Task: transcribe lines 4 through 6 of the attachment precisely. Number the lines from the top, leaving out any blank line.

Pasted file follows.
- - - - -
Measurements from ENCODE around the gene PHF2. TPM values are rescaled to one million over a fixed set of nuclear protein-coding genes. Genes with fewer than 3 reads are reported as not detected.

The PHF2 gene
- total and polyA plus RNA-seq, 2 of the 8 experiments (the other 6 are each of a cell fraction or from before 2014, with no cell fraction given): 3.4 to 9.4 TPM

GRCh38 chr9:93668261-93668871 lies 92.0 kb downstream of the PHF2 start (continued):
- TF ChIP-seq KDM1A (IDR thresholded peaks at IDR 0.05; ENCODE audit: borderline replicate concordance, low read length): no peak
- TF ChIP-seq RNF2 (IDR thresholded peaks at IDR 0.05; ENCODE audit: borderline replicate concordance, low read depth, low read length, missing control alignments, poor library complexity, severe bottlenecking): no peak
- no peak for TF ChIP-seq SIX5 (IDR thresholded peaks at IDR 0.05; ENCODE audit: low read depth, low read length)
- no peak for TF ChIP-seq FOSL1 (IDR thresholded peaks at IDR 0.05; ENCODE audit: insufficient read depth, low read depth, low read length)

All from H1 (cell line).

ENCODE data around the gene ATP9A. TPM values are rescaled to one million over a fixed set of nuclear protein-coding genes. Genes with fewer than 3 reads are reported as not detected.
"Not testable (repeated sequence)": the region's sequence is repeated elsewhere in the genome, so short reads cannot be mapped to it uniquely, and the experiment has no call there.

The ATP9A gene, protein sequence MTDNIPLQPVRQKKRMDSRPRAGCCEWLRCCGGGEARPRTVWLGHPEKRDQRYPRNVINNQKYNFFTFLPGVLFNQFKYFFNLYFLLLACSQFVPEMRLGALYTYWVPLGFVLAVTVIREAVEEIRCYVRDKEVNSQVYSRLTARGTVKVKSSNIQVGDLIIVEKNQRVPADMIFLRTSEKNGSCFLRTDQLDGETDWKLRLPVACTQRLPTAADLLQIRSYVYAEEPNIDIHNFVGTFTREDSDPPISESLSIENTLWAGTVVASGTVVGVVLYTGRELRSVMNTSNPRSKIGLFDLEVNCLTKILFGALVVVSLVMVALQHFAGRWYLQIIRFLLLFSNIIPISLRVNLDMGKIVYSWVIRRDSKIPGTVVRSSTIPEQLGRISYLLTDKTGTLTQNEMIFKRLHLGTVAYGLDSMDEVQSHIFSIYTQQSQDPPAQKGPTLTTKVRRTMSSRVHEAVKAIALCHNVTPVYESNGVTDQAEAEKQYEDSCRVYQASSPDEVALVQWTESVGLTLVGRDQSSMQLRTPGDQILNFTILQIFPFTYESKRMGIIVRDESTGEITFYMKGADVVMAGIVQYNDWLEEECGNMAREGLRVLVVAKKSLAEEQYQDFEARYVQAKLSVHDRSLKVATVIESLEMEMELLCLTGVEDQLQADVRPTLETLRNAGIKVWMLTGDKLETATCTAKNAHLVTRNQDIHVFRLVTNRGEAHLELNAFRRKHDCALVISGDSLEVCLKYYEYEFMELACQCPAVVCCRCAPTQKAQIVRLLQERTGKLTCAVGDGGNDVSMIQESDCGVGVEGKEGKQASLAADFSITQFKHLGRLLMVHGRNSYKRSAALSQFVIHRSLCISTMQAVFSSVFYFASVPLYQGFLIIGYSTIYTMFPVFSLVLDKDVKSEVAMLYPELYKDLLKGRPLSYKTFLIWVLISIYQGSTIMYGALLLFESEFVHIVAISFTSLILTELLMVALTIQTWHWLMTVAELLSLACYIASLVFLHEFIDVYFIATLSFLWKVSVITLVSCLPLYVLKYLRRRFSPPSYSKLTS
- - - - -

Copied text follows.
GRCh38 chr9:93668261-93668871 lies 92.0 kb downstream of the PHF2 start (continued):
- TF ChIP-seq KDM1A (IDR thresholded peaks at IDR 0.05; ENCODE audit: borderline replicate concordance, low read length): no peak
- TF ChIP-seq RNF2 (IDR thresholded peaks at IDR 0.05; ENCODE audit: borderline replicate concordance, low read depth, low read length, missing control alignments, poor library complexity, severe bottlenecking): no peak